ANTIGONE CONTEMPLATES HER CHOICES AT 4:23 AM
by Jennifer Franklin
Let’s go back to the first choice.
The one that married me
to suffering and sleep deprivation.
Go back to the hospital bed
where I lay—tubes wrapped
around me as if I were a gift.
Return to the moment a psychiatrist
was sent to stand above my bed
like a sentry because I wanted to end
the life inside me to stop my incessant
vomiting. Let’s go back to the moment
my mother convinced me to put myself
last as mothers have been doing
to daughters for millennia. To her eyes
as they watched me sign my release
papers. Let’s return to the silent drive
to the new house she bought for me
and my new husband and unpacked
her suitcase to nurse me for thirteen weeks
and make sure I didn’t slink back
to the hospital in an ambulance
and end it all the way I wanted to. Let’s
return to that room where I could have
stood up to her and said she was not
the one being ravaged by illness,
not the one who lost thirty-five pounds.
That she would not have to raise the child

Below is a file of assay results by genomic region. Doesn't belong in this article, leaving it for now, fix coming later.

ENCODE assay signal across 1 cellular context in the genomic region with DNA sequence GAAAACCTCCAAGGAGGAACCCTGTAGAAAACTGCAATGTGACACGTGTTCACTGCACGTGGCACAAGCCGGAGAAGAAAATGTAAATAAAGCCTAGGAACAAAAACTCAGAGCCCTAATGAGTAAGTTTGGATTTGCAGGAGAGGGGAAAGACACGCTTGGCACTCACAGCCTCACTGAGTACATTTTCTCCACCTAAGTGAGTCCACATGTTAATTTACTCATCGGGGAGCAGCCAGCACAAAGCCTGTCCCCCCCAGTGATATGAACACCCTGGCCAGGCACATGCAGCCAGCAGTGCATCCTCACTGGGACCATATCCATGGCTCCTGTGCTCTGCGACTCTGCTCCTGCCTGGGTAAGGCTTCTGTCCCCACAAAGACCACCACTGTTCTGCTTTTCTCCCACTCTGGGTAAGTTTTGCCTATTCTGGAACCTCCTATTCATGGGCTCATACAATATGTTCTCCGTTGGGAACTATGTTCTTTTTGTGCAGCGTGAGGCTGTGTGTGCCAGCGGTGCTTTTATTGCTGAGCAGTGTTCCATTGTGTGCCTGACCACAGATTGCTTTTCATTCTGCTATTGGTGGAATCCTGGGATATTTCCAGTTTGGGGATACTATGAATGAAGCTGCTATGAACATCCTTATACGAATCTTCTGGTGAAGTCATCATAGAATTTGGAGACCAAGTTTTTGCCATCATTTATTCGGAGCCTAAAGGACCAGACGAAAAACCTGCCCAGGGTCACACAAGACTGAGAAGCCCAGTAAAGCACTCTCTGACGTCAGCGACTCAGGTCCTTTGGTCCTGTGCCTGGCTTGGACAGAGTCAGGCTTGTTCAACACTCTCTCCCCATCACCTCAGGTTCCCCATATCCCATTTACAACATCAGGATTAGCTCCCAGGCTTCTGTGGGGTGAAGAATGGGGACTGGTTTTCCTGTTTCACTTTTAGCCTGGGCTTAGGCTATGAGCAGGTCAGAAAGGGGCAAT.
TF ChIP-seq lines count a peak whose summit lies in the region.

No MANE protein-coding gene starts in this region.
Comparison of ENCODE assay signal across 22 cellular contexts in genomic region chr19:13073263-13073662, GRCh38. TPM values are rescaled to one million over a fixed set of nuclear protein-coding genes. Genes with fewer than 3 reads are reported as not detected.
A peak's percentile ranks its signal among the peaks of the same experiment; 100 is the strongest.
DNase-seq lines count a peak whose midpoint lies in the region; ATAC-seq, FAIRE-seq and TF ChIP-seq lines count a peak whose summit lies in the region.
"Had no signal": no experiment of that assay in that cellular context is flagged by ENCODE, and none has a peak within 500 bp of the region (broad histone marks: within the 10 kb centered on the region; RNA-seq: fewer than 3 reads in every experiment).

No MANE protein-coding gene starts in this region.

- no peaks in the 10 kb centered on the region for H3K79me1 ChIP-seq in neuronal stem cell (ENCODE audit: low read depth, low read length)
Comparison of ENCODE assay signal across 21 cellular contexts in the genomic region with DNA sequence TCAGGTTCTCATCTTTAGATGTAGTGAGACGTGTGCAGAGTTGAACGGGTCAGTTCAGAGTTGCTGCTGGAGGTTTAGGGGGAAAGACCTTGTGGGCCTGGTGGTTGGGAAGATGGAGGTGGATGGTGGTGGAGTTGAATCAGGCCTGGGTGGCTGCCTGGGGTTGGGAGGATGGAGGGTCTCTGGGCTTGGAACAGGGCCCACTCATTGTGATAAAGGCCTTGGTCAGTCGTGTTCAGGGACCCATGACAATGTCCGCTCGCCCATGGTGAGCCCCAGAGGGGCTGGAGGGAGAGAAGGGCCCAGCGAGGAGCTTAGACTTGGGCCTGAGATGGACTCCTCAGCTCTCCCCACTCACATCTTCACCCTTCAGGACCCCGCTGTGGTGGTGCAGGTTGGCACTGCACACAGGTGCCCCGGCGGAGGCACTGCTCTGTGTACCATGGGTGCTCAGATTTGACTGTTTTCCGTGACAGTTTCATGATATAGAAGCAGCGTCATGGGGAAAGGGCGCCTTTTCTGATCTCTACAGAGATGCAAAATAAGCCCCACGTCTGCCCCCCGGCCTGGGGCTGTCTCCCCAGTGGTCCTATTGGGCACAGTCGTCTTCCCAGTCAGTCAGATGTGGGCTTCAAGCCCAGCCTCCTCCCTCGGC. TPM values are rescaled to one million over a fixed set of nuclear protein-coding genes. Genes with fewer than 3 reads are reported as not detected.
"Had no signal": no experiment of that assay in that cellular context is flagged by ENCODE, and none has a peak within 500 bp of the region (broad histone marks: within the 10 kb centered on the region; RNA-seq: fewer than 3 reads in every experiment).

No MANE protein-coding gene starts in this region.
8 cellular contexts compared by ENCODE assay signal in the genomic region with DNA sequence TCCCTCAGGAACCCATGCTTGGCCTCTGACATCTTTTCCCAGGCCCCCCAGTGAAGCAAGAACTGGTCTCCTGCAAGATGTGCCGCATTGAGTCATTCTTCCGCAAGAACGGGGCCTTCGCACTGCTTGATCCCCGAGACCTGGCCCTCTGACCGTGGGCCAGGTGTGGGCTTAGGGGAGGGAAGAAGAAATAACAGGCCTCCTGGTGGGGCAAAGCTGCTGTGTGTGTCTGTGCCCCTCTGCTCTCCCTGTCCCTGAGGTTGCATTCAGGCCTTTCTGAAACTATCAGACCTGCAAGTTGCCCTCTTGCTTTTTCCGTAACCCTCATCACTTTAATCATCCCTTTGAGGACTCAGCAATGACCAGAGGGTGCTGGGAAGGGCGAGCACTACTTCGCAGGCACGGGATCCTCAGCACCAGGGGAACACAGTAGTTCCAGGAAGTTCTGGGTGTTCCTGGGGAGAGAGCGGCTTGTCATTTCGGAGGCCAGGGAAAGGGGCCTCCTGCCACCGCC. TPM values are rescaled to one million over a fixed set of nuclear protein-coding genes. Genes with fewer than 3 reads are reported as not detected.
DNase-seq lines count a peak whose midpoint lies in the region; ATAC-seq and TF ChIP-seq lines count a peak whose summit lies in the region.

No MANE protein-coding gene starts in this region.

if something went wrong. Go back
to the disinfectant, the cornflower blue
gowns. The nurses pricking my hands
with needles. Go back to the moment
before I would always be controlled
by my mother, by my daughter. Go back.
Go back. Go back. Now that I love her
there is no way out, not even a noose
around my neck.
About the Author
Jennifer Franklin (AB Brown University, MFA Columbia University School of the Arts) is the author of two full collections, most recently No Small Gift (Four Way Books, 2018). Her poetry has been published or is forthcoming in American Poetry Review, Blackbird, Boston Review, New England Review, Gettysburg Review, Guernica, JAMA, Love’s Executive Order, The Nation, Paris Review, Plume, “poem-a-day” on poets.org, and Prairie Schooner. She currently teaches in the Manhattanville MFA program. For the past seven years, she has taught manuscript revision at the Hudson Valley Writers Center, where she serves as Program Director and co-edits Slapering Hol Press. She lives in New York City.